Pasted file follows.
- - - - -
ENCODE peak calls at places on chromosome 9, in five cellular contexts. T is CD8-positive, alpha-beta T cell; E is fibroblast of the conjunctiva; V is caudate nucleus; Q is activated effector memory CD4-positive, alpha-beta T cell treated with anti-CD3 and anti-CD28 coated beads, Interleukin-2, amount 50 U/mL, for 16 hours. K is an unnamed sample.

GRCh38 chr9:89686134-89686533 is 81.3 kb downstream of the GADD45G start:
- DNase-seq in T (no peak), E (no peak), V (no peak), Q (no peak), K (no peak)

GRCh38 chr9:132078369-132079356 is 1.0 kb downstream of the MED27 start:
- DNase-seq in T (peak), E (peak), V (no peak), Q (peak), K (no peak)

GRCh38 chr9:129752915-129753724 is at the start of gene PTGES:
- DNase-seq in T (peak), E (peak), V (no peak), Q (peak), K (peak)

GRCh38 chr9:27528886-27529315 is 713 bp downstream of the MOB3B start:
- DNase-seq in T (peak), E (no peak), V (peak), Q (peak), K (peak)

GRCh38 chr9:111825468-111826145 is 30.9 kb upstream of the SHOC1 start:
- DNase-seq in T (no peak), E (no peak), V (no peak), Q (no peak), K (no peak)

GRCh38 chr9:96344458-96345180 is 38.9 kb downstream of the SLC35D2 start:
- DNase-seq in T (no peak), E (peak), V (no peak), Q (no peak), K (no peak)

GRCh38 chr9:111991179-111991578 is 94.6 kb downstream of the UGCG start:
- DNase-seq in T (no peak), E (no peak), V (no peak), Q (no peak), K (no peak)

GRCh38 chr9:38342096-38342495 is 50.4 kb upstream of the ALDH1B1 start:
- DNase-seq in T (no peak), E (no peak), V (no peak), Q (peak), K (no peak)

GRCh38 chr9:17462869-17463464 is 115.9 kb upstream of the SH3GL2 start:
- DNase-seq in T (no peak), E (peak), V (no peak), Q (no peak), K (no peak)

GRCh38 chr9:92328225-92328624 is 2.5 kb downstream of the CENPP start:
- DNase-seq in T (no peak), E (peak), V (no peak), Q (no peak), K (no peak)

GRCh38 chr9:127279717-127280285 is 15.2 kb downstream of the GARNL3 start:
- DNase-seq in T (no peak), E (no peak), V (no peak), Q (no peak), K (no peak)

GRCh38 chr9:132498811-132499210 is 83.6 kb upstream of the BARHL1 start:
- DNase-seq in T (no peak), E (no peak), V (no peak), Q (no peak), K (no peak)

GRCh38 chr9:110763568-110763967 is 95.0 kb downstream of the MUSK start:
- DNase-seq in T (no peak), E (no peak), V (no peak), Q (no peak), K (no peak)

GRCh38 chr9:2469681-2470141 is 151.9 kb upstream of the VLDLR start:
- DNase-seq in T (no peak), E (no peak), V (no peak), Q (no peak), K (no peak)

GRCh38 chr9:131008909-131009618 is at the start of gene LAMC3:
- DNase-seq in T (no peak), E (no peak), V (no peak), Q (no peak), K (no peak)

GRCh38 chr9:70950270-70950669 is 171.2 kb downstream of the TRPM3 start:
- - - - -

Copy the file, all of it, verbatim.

ENCODE peak calls at places on chromosome 9, in five cellular contexts. T is CD8-positive, alpha-beta T cell; E is fibroblast of the conjunctiva; V is caudate nucleus; Q is activated effector memory CD4-positive, alpha-beta T cell treated with anti-CD3 and anti-CD28 coated beads, Interleukin-2, amount 50 U/mL, for 16 hours. K is an unnamed sample.

GRCh38 chr9:89686134-89686533 is 81.3 kb downstream of the GADD45G start:
- DNase-seq in T (no peak), E (no peak), V (no peak), Q (no peak), K (no peak)

GRCh38 chr9:132078369-132079356 is 1.0 kb downstream of the MED27 start:
- DNase-seq in T (peak), E (peak), V (no peak), Q (peak), K (no peak)

GRCh38 chr9:129752915-129753724 is at the start of gene PTGES:
- DNase-seq in T (peak), E (peak), V (no peak), Q (peak), K (peak)

GRCh38 chr9:27528886-27529315 is 713 bp downstream of the MOB3B start:
- DNase-seq in T (peak), E (no peak), V (peak), Q (peak), K (peak)

GRCh38 chr9:111825468-111826145 is 30.9 kb upstream of the SHOC1 start:
- DNase-seq in T (no peak), E (no peak), V (no peak), Q (no peak), K (no peak)

GRCh38 chr9:96344458-96345180 is 38.9 kb downstream of the SLC35D2 start:
- DNase-seq in T (no peak), E (peak), V (no peak), Q (no peak), K (no peak)

GRCh38 chr9:111991179-111991578 is 94.6 kb downstream of the UGCG start:
- DNase-seq in T (no peak), E (no peak), V (no peak), Q (no peak), K (no peak)

GRCh38 chr9:38342096-38342495 is 50.4 kb upstream of the ALDH1B1 start:
- DNase-seq in T (no peak), E (no peak), V (no peak), Q (peak), K (no peak)

GRCh38 chr9:17462869-17463464 is 115.9 kb upstream of the SH3GL2 start:
- DNase-seq in T (no peak), E (peak), V (no peak), Q (no peak), K (no peak)

GRCh38 chr9:92328225-92328624 is 2.5 kb downstream of the CENPP start:
- DNase-seq in T (no peak), E (peak), V (no peak), Q (no peak), K (no peak)

GRCh38 chr9:127279717-127280285 is 15.2 kb downstream of the GARNL3 start:
- DNase-seq in T (no peak), E (no peak), V (no peak), Q (no peak), K (no peak)

GRCh38 chr9:132498811-132499210 is 83.6 kb upstream of the BARHL1 start:
- DNase-seq in T (no peak), E (no peak), V (no peak), Q (no peak), K (no peak)

GRCh38 chr9:110763568-110763967 is 95.0 kb downstream of the MUSK start:
- DNase-seq in T (no peak), E (no peak), V (no peak), Q (no peak), K (no peak)

GRCh38 chr9:2469681-2470141 is 151.9 kb upstream of the VLDLR start:
- DNase-seq in T (no peak), E (no peak), V (no peak), Q (no peak), K (no peak)

GRCh38 chr9:131008909-131009618 is at the start of gene LAMC3:
- DNase-seq in T (no peak), E (no peak), V (no peak), Q (no peak), K (no peak)

GRCh38 chr9:70950270-70950669 is 171.2 kb downstream of the TRPM3 start: